Anonymous Spin-O-za said...

TOM... excellent piece and as usual, filled with your utter "reasonableness" to the brim.

WHAT are we to make of the brute fact of our existence... our conscious experience... and our existential reflections... our place in the Cosmos?

I fully agree that religious explanations are delusional musings... based on the realization of our temporal natures and the prior dearth of explanatory reasons for the world around us. Science has indeed sent "god" to meekly inhabit the dark recesses of our knowledge gaps.

BUT again, we are here... we ponder... we ask, through scientific inquiry, "why". PURPOSE is surely too myopic and anthropomorphic a word, but since i assume we are all determinists here, then we must admit our evolution was fully "embodied" in the very Singularity of this specific universe. THUS, we and all biological life, whereever it may be in the Cosmos, was not a product of chance, but a fully determined aspect of Nature itself.

What shall we call such a grand and mysterious phenomena?

Deus sive Natura, eh?

Sep 13, 2006, 3:40:00 PM  
Blogger Otis said...

The issue for our times is not whether science is replacing supernatural explanations with natural explanations. Rather, the proper question is: Does science tell us that the world is natural? Surprisingly, science is increasingly giving us new evidence that the world is not natural. In fact, science gives us much evidence that the world is quite unnatural. There are dozens of examples that can be found in various scientific disciplines, but here I give a single example of the most fundamental kind: the state of the universe.

In a recent issue of Nature (April 27, 2006) is an article by Sean M. Carroll entitled ‘Is our Universe Natural?’ Mr. Carroll is a physicist at the Enrico Fermi Institute in Chicago. The article begins with the statement, “When considering both the state in which we find our current Universe, and the laws of physics it obeys, we discover features that seem remarkably unnatural to us.” Mr. Carroll goes on to describe two sets of empirical data that put our universe in the unnatural category. First, “the early Universe was in a state of incredibly low entropy” and has “delicately tuned features.” It turns out that without the low entropy and finely tuned features, the galaxies, stars and planets would not form and we would not be here. Second, the five characteristic scales of the universe are enormously different from what should occur in a natural universe. These scales are derived from the laws of physics. Therefore, the laws of physics give us an unnatural universe.

Physicists are not content with an unnatural universe and have put forward a variety of ideas to get back to a ‘natural universe’, hence the title of Mr. Carroll’s paper. Most of these ideas use some form of an infinity of universes, sometimes called ‘multiverses’. The problem is, as Mr. Carroll acknowledges, all these ideas are highly speculative. Not only that, they cannot be verified because the multiverses cannot be observed. Even worse, there is no way to disprove the ideas, so they exist, for now, on the fringe of science. Thus we are stuck with an unnatural universe. But how can this be? After hundreds of years of advances in the natural sciences, enormous sophistication in our instruments for taking the measure of the microscopic and the macroscopic, we discover that our universe is not natural.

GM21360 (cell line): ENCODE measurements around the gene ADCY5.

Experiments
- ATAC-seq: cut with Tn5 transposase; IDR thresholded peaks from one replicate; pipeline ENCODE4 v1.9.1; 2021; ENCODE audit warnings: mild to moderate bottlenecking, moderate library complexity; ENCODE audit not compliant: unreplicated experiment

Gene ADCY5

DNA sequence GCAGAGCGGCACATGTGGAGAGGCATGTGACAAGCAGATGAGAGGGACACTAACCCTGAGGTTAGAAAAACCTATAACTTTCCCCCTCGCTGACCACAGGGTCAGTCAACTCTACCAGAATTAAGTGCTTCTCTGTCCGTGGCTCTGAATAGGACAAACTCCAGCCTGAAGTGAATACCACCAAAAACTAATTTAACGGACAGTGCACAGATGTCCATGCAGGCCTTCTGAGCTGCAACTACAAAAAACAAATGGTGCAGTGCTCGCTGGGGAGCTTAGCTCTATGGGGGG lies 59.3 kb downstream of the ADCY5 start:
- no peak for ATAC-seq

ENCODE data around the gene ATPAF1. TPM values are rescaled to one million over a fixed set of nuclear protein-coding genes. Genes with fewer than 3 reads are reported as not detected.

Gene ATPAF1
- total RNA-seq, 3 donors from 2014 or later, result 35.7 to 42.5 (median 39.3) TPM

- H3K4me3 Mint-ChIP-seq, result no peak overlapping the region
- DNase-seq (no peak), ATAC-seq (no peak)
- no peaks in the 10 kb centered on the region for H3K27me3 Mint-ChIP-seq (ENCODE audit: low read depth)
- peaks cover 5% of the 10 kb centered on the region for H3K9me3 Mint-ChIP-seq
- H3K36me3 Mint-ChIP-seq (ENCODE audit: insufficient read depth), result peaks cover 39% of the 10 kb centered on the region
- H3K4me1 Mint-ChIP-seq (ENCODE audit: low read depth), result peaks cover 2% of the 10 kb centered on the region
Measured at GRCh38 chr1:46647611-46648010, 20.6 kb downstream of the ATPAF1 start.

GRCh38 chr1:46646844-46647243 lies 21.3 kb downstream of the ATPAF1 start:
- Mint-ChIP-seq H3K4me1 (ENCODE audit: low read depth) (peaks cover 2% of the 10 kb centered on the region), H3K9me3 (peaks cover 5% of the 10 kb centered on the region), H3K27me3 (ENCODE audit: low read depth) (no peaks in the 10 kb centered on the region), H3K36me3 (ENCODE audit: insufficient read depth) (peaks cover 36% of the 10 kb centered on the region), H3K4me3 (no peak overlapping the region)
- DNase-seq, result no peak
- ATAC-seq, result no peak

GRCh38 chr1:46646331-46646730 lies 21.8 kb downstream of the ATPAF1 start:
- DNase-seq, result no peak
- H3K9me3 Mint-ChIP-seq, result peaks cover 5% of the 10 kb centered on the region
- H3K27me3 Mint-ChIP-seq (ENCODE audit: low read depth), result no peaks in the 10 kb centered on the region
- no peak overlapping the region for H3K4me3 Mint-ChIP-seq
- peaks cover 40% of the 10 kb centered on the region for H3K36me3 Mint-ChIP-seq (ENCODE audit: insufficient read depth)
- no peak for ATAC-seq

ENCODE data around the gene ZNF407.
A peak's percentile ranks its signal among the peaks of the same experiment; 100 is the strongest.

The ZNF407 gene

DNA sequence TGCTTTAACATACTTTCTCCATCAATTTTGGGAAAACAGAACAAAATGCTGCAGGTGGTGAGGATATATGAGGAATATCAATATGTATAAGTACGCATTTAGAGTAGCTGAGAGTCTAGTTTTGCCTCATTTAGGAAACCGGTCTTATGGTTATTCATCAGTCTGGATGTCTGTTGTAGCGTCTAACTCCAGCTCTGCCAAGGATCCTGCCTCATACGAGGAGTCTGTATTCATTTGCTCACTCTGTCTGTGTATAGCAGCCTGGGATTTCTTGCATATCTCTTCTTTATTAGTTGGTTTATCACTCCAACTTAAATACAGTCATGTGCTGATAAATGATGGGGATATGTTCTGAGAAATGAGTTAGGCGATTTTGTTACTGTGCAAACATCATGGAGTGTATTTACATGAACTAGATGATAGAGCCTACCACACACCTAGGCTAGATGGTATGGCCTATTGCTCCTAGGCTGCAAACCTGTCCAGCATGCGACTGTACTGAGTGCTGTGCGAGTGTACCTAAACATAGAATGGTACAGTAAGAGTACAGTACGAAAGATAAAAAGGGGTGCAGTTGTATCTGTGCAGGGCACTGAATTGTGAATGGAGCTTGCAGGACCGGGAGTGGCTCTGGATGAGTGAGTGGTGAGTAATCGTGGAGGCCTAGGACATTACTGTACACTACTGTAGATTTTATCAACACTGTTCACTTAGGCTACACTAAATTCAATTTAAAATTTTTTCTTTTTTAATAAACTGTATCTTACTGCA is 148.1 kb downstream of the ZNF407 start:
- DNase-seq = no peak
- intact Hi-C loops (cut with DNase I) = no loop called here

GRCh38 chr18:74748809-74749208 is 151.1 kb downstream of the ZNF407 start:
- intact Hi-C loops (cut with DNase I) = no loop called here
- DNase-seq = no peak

If science tells us that the universe is unnatural and naturalism is claimed to be based on science, what does that tell us about the rationality of the philosophy of naturalism?

Sep 14, 2006, 9:20:00 PM  
Anonymous Jim Farmelant said...

Otis writes:

The issue for our times is not whether science is replacing supernatural explanations with natural explanations. Rather, the proper question is: Does science tell us that the world is natural? Surprisingly, science is increasingly giving us new evidence that the world is not natural.

Otis cites Sean M. Carroll's paper, "Is our Universe Natural?" whic appeared in Nature, but which a somewhat earlier version can be found online.

Looking at Carroll's criteria for "natural" versus "unnatural", he clearly does not identify the term "unnatural" as he uses it, with the concept of "supernatural," whereas I get the impression that Otis wishes to equate "unnatural" with "supernatural." As Carroll makes clear when we deem a physical state, or even the universe, itself, as being "unnatural" we are in effect saying that there is something unlikely or improbable about it that requires some sort of special explanation. That does not mean that when confronted with such situations scientists leap to supernatural explanations or invoke a "God of the gaps" to explain things. Instead, most scientists will set about the hard painstaking work of seeking an explanation for what otherwise seems to us to be an "unnatural" situation. There is no guarantee that they will succeed in finding an adequate explanation, but unless we start out from the assumption that such an explanation is possible, we will never find it if one exists.

Otis also refers to the hypothesis of multiverses which has been widely invoked as a possible explanation of the "finely-tuned" character of the universe. He dismisses this hypothesis on the grounds that it is unfalsifiable, and hence not scientific. Now nobody, that I am aware of, claims that we can directly oberve other universes. Carroll, himself, while not embracing this idea, is not entirely dismissive of it either since, as he points out, there are a number of theories out there which invoke the multiverse idea and which do seem to have testable and falsifiable implications. Lee Smolin, for instance, is a leading proponent of the theory of cosmological natural selection, which makes use of the multiverse idea, and which he insists does have empirically falsifiable implications. He presents some of these ideas in a recent paper, "Scientific alternatives to the anthropic principle," which can be found online here.

Sep 24, 2006, 8:34:00 AM